6. Establish payment terms.

Whatever the reason for the late payment, work with the client to get a commitment from them to fulfill their obligation to you. You may consider taking a lesser amount to get the unpaid invoice off your books, or you could set up a payment plan if the client wants to pay you but can't come up with the full amount at the present time.

Regardless of what you agree to for remittance, find out when and how they plan to make payment, and document the information. If you offer a payment plan, ensure that you are both clear on how that will work, and, again, document the agreement.

7. Follow up.

Until you receive payment, follow up.

Start with documenting and sharing any payment agreements you came to in your discussions, whether those were for a payment plan or a new date.

If a check doesn't arrive when expected, follow up within a few days of the missed payment. You can also inquire with your client about setting up a payment method that may be more convenient for them such as direct deposit or a PayPal business transaction. Continue to remind the client that they owe you and that they need to live up their end of the agreement.

8. Send a demand letter.

If consistently following up doesn't work, send a demand letter detailing your formal demand for payment, listing every acceptable payment method, and outlining the next steps you'll take if your demands are not met by the due date. Upon receiving a demand letter, your client may realize how serious you are about receiving your payment and feel compelled to pay you before legal action ensues.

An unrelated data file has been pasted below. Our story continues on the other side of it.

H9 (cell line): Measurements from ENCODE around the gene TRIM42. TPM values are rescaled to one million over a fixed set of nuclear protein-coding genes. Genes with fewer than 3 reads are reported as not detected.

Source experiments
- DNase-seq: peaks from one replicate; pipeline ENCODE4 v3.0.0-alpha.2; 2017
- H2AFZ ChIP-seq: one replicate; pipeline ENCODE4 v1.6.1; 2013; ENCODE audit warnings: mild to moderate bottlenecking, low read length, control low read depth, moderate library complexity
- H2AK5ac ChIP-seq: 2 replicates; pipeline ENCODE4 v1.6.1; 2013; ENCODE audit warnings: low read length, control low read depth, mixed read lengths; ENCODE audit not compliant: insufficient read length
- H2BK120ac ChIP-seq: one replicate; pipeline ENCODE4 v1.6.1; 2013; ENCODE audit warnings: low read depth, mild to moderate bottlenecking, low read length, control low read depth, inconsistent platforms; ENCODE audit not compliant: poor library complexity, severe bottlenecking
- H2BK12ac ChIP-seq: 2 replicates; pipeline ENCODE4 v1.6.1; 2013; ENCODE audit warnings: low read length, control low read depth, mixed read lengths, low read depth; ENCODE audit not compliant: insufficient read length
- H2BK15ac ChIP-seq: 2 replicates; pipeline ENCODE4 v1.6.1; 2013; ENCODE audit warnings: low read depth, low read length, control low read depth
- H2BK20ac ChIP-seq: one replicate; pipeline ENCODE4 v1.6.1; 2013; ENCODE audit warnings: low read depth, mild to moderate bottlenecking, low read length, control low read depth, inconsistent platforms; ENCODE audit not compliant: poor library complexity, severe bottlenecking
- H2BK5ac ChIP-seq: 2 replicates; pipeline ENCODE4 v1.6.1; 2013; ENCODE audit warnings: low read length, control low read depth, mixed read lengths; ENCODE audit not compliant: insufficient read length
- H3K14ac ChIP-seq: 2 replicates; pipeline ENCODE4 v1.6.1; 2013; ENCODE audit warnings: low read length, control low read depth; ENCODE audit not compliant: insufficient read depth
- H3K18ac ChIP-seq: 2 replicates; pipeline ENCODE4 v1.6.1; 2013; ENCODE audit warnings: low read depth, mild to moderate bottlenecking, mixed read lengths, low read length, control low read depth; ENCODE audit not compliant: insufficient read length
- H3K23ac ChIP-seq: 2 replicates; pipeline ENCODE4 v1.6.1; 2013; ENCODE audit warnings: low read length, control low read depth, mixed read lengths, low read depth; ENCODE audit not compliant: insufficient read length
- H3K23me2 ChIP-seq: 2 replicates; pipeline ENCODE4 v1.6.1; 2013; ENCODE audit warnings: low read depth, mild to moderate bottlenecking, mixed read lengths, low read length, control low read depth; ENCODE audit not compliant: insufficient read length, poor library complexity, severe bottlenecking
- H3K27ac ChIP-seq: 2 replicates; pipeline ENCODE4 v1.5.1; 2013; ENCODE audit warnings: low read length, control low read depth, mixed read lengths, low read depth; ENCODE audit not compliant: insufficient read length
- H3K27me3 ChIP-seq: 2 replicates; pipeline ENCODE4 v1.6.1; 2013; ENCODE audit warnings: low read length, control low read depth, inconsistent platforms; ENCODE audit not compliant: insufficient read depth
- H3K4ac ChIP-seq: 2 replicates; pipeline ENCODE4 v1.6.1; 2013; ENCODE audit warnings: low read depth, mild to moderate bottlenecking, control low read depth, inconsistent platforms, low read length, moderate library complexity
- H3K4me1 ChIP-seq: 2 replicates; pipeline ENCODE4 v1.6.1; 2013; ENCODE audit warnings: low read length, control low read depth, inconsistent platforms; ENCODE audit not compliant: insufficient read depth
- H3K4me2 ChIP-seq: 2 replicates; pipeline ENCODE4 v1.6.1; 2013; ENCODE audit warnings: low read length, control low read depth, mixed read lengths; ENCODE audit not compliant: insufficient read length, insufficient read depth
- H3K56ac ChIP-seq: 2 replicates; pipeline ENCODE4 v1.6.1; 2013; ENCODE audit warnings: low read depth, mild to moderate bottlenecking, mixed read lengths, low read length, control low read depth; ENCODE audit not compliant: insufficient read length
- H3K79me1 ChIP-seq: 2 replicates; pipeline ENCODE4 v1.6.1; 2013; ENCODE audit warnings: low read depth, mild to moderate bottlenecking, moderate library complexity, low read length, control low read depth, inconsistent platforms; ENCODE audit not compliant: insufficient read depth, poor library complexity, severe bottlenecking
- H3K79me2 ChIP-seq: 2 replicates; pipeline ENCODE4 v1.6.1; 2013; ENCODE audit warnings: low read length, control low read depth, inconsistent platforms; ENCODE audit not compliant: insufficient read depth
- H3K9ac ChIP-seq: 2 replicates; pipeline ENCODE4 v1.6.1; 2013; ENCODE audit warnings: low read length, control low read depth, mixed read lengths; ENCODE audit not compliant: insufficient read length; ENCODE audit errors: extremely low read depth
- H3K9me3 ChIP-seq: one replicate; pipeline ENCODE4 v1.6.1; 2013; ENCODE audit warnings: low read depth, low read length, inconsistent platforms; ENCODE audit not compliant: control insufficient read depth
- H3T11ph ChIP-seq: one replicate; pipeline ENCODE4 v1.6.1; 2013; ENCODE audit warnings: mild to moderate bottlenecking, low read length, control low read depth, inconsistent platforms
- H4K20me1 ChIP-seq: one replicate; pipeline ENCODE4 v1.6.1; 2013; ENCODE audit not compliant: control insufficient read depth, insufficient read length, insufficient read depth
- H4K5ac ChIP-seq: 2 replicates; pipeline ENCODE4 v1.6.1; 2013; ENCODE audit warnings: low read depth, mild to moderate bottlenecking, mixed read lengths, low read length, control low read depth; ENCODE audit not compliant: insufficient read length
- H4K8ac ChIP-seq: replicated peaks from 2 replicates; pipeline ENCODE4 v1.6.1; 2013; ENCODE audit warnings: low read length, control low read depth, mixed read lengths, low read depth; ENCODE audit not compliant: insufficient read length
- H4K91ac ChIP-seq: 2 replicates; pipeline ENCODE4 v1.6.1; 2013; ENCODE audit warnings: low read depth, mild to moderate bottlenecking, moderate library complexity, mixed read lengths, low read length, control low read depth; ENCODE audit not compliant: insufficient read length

9. Impose a late fee or late payment interest.

After regular follow-ups and a demand later, if your client is still stalling on paying you, notify them that you're imposing an additional late fee and adding interest to the bill. The client may potentially realize that they lose more money by delaying payment rather than paying you.

10. Consider hiring an invoice factoring company.

At this stage, you may feel the need to take more aggressive action. Rather than hiring a collections agency, consider using an invoice factoring company.

Through invoice factoring, your business can take out loans against the unpaid invoice while alerting the client that their invoice remains unpaid. When your client learns that you have hired an invoice factoring service to help with your cash flow, they may be more likely to pay your the invoice. Learn all about invoice factoring and whether it's right for your business.

11. Take your client to small claims court.

If none of the previous steps work, take your client to small claims court. Small claims court handles disputes that range from $2,000 to $7,500 – the maximum amount allowed in small claims court varies by state.

Small claims court can be an especially budget-friendly debt collection option since you don't need to hire a lawyer, and you automatically win the case if your client fails to show.

12. Consider hiring a debt collector.

If all else fails, hire a debt collection agency. You should expect that any client you turn into collections won't be continuing the relationship, but then again, do you want to provide products and services to someone who doesn't pay?

Image Credit: Ivan-balvan / Getty Images
Max Freedman
Max Freedman Contributing Writer
Max Freedman is a content writer who has written hundreds of articles about small business strategy and operations, with a focus on finance and HR topics. He's also published articles on payroll, small business funding, and content marketing. In addition to covering these business fundamentals, Max also writes about improving company culture, optimizing business social media pages, and choosing appropriate organizational structures for small businesses.